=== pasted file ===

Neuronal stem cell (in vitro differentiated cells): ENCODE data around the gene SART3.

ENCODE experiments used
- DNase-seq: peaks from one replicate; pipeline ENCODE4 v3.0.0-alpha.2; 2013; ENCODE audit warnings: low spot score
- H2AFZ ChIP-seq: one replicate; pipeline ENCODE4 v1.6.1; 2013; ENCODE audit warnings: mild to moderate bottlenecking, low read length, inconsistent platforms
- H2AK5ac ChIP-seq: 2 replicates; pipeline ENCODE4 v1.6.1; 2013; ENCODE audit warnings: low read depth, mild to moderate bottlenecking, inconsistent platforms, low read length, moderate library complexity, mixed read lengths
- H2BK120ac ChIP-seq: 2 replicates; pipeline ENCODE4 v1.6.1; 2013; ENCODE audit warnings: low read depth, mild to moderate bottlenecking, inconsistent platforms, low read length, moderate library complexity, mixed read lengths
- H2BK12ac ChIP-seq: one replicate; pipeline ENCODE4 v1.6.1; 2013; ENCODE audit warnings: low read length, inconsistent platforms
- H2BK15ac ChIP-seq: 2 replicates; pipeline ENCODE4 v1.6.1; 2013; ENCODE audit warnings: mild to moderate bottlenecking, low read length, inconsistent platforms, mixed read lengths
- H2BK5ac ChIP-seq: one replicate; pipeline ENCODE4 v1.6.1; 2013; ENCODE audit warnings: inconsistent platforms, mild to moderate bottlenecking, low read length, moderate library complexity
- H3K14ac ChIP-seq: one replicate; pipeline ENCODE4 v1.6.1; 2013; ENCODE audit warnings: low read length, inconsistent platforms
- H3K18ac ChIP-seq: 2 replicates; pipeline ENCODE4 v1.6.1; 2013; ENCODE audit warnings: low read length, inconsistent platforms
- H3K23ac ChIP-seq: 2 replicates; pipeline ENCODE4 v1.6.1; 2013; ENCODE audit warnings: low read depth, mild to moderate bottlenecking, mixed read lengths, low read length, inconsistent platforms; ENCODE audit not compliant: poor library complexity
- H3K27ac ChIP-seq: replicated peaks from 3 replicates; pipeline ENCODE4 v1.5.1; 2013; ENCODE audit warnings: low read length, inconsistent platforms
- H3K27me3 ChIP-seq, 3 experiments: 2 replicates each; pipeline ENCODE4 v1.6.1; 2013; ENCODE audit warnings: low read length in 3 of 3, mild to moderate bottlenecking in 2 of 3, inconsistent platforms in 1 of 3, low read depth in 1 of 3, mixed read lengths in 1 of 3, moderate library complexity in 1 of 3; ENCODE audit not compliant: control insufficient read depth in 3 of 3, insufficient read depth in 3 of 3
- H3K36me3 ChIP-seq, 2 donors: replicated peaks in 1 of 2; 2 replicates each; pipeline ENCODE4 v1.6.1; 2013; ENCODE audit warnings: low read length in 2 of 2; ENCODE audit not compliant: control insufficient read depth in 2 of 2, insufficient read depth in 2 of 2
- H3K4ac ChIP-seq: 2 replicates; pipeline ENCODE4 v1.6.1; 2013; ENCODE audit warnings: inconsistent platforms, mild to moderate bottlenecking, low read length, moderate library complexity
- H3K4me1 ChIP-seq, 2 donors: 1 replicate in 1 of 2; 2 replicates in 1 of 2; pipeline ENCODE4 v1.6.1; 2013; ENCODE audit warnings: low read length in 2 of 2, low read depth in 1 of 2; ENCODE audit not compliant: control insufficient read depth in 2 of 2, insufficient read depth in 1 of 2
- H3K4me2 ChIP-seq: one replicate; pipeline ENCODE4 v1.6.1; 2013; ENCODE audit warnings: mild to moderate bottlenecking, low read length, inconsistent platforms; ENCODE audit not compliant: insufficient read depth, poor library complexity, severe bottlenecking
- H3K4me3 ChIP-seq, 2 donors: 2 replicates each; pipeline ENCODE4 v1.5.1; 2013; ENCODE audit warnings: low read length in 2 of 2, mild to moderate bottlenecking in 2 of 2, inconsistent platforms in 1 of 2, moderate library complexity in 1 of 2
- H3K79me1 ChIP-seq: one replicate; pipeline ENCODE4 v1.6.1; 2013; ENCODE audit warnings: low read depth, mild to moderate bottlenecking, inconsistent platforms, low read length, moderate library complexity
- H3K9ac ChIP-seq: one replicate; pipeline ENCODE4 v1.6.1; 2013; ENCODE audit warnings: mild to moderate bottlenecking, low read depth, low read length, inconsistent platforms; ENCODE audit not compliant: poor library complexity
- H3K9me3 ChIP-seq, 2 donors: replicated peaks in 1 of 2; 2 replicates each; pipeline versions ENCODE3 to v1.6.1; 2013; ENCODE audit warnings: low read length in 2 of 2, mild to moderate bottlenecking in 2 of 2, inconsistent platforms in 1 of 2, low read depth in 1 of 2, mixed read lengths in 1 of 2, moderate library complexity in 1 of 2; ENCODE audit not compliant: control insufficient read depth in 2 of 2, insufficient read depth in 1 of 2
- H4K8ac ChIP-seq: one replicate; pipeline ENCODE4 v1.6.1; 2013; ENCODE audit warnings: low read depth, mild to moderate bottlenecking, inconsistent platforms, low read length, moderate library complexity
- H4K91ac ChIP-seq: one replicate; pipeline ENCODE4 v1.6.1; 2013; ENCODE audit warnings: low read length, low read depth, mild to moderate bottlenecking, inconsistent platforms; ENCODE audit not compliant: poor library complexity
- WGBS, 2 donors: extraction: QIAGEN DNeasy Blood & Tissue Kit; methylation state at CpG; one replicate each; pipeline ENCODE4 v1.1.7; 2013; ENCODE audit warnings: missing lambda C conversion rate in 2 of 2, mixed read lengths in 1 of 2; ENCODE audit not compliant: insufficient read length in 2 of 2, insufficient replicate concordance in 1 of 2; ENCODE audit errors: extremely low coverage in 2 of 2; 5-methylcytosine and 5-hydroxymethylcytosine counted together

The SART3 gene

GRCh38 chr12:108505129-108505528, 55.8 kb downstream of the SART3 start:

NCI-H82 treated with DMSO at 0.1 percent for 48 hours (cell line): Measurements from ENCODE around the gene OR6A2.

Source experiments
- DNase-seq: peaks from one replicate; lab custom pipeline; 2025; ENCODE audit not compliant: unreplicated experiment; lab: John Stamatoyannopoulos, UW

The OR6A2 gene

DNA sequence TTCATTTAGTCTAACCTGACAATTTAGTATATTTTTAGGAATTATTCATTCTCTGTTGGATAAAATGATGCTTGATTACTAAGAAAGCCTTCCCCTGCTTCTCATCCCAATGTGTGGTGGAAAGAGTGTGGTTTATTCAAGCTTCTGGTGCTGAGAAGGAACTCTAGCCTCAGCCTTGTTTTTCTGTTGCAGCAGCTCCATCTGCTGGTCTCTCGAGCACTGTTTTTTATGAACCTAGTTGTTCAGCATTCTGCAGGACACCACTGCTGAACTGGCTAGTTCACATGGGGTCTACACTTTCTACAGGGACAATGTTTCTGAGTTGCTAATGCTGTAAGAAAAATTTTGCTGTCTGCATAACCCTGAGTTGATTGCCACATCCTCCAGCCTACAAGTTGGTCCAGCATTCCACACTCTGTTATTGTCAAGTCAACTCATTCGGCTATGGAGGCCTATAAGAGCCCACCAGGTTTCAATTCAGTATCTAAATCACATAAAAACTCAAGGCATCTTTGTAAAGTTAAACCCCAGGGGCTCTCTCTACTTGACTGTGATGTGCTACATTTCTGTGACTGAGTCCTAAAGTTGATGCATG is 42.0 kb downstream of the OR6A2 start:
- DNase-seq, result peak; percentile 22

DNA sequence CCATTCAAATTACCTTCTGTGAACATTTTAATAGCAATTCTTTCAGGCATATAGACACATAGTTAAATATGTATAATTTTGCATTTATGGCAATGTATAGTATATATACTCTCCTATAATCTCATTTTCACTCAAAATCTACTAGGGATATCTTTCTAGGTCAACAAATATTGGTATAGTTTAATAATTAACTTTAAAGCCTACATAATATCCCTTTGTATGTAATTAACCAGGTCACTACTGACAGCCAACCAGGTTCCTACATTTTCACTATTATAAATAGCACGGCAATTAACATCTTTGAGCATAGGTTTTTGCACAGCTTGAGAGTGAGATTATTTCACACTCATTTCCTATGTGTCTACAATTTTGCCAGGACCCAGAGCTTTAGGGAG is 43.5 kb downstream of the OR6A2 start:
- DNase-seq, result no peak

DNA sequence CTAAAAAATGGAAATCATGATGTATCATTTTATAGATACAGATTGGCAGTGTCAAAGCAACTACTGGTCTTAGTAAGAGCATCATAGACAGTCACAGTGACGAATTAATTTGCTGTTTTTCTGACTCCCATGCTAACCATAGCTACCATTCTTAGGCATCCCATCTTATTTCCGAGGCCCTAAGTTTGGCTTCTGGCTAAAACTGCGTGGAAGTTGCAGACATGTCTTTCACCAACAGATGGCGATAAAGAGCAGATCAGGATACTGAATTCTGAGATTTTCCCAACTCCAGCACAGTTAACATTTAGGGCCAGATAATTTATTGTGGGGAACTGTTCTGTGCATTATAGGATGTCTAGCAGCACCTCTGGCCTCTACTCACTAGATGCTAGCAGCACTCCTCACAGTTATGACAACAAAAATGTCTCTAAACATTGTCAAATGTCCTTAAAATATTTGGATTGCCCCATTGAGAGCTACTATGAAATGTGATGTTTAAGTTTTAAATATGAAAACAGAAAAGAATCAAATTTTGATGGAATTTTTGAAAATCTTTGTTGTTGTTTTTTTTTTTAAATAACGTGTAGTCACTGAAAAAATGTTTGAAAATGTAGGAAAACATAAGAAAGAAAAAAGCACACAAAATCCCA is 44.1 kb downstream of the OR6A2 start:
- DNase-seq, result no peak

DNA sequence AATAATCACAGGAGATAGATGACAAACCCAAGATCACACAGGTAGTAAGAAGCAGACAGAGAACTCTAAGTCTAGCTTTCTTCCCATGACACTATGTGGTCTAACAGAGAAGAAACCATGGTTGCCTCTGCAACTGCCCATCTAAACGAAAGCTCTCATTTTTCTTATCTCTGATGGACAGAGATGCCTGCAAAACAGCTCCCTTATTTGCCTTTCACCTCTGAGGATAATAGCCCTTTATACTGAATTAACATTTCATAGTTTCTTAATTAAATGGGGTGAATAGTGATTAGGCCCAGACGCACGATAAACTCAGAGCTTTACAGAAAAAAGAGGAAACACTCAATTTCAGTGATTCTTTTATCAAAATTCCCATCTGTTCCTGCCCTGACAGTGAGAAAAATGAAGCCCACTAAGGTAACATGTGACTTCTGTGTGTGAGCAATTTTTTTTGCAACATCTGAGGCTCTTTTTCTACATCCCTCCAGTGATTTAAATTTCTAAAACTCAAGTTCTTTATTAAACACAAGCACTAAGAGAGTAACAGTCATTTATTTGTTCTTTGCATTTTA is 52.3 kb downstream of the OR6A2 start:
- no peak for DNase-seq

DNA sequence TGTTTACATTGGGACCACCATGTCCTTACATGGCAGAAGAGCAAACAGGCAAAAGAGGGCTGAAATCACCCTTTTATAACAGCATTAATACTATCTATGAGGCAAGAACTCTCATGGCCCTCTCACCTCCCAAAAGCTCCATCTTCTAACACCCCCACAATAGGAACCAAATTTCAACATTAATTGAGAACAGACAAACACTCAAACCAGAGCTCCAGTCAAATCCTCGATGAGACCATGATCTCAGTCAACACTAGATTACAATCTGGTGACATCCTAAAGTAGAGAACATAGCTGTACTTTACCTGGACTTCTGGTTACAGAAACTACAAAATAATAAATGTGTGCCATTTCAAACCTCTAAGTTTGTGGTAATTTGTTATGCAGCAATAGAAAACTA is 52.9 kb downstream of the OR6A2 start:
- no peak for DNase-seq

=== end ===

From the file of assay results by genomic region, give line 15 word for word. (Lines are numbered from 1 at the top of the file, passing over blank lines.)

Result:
- H3K36me3 ChIP-seq, 2 donors: replicated peaks in 1 of 2; 2 replicates each; pipeline ENCODE4 v1.6.1; 2013; ENCODE audit warnings: low read length in 2 of 2; ENCODE audit not compliant: control insufficient read depth in 2 of 2, insufficient read depth in 2 of 2